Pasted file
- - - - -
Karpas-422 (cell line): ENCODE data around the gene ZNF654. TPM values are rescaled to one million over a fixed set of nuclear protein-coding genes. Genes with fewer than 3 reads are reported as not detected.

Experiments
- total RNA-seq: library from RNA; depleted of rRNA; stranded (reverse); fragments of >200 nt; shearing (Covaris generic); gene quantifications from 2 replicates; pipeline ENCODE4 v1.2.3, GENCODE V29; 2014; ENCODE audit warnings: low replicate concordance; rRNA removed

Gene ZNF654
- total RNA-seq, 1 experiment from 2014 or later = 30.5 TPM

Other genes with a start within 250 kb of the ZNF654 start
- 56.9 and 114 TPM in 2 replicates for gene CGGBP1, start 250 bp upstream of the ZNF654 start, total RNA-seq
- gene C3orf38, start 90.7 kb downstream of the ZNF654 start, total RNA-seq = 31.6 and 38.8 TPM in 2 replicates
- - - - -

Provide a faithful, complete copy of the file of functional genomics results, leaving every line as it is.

Karpas-422 (cell line): ENCODE data around the gene ZNF654. TPM values are rescaled to one million over a fixed set of nuclear protein-coding genes. Genes with fewer than 3 reads are reported as not detected.

Experiments
- total RNA-seq: library from RNA; depleted of rRNA; stranded (reverse); fragments of >200 nt; shearing (Covaris generic); gene quantifications from 2 replicates; pipeline ENCODE4 v1.2.3, GENCODE V29; 2014; ENCODE audit warnings: low replicate concordance; rRNA removed

Gene ZNF654
- total RNA-seq, 1 experiment from 2014 or later = 30.5 TPM

Other genes with a start within 250 kb of the ZNF654 start
- 56.9 and 114 TPM in 2 replicates for gene CGGBP1, start 250 bp upstream of the ZNF654 start, total RNA-seq
- gene C3orf38, start 90.7 kb downstream of the ZNF654 start, total RNA-seq = 31.6 and 38.8 TPM in 2 replicates